This is the story of one ordinary French village, of a British soldier who fell in battle and of two elderly women whose memories of D-Day are inextricably linked, even though they have never met. It may be just one story among thousands but it has a curious, tragic, resonance.

By the summer of 1944, the 300 people of Colleville-sur-Orne had come to expect the worst. Their village lay just inland from Hitler's defensive Atlantic Wall. German troops tramped up and down its narrow main street, which rejoiced in the name of the Grand Rue, and billeted themselves in the old houses around the church and graveyard.

'The sword of Damocles was always above us,' recalled Suzanne Lenauld, who was 22 that year. 'We lived from one hour to the next.'

For years, few had dared to lay flowers at the weathered war memorial, on which were inscribed names of those Morts pour la Patrie who had gone forth from this typical Normandy village to fight for the honour of France.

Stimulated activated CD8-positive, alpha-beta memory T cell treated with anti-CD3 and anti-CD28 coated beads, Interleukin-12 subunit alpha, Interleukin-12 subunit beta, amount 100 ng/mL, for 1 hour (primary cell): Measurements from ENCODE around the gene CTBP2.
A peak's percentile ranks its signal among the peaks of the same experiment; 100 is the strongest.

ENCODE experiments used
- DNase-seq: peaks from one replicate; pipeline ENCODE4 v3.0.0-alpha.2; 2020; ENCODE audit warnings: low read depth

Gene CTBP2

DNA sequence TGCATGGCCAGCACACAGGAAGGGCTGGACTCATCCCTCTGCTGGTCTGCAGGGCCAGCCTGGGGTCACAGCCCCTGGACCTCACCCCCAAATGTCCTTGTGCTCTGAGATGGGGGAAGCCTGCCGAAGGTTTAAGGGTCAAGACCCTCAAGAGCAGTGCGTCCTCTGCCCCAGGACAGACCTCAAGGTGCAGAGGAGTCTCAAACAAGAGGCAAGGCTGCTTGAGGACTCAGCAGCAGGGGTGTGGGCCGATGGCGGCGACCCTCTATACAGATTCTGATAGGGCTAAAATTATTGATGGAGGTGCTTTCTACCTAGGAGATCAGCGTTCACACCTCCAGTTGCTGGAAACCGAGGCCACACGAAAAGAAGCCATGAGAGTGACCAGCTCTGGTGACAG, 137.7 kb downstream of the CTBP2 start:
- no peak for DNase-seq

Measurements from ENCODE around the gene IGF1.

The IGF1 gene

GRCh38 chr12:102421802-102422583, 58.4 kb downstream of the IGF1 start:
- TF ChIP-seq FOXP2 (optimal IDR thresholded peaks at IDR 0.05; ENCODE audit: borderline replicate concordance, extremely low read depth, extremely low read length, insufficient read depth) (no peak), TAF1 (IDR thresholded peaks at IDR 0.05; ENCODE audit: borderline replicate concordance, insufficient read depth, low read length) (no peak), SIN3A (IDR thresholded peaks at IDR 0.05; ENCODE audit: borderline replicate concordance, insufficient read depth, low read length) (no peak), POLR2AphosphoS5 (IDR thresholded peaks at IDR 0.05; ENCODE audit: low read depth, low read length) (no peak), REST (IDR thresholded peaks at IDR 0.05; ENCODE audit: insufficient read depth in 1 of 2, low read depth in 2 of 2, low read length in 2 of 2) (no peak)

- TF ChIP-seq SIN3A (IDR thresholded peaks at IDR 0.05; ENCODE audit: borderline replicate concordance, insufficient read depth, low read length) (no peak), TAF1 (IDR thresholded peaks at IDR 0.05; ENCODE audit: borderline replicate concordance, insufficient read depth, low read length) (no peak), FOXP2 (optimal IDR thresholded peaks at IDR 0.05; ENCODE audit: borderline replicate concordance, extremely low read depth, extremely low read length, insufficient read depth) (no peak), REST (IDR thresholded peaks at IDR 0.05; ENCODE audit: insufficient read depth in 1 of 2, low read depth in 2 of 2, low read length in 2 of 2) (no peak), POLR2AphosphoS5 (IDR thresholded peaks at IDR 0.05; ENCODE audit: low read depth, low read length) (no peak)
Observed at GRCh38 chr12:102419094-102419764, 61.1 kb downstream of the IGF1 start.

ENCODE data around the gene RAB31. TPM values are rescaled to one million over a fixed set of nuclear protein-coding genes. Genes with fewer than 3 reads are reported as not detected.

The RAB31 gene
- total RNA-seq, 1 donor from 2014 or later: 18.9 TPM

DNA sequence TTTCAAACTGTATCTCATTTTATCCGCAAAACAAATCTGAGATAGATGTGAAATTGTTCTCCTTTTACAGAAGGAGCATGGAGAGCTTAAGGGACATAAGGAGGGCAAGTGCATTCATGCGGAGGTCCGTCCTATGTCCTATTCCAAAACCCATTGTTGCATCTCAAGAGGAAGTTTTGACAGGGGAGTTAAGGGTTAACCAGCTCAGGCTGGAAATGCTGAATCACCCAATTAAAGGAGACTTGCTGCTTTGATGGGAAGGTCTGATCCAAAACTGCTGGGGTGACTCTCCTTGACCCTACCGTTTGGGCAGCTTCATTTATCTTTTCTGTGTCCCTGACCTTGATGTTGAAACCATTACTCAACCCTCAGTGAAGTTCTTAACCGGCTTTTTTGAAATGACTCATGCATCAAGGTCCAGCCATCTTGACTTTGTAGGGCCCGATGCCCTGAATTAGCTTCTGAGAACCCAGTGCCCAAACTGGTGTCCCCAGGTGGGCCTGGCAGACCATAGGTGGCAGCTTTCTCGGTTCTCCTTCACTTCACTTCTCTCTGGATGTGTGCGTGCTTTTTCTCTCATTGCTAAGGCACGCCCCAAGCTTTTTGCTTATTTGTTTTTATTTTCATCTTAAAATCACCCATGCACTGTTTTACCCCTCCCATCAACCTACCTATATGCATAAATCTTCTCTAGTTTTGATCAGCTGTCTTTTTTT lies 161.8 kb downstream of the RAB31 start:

Three sons of Colleville fell in the Crimea in 1854. In the Franco-Prussian war of 1870-71, Jules Brisset was among those from the village who were killed. During the Great War of 1914-18, four more men of the Brisset family - Charles, Alfred, Germain and Eugne - gave their lives so that France might avenge the Prussian triumph.

Men from Colleville fought and died at the Yser, in the Dardanelles, along the Danube, at Salonika, on the Italian front and on the soil of France's ally, Serbia. It was a village proud of its patriotic traditions. But by June 1944 it had been humbled.

'We were constantly under watch. The Germans threatened to evict everybody and move them south of Caen if there was any trouble,' recalled Madame Lenauld. The advance guard of the Wehrmacht had first marched through Caen, the nearest big town, four years previously, a few days before the final collapse of the Third Republic and the French armistice with Hitler on 22 June 1940.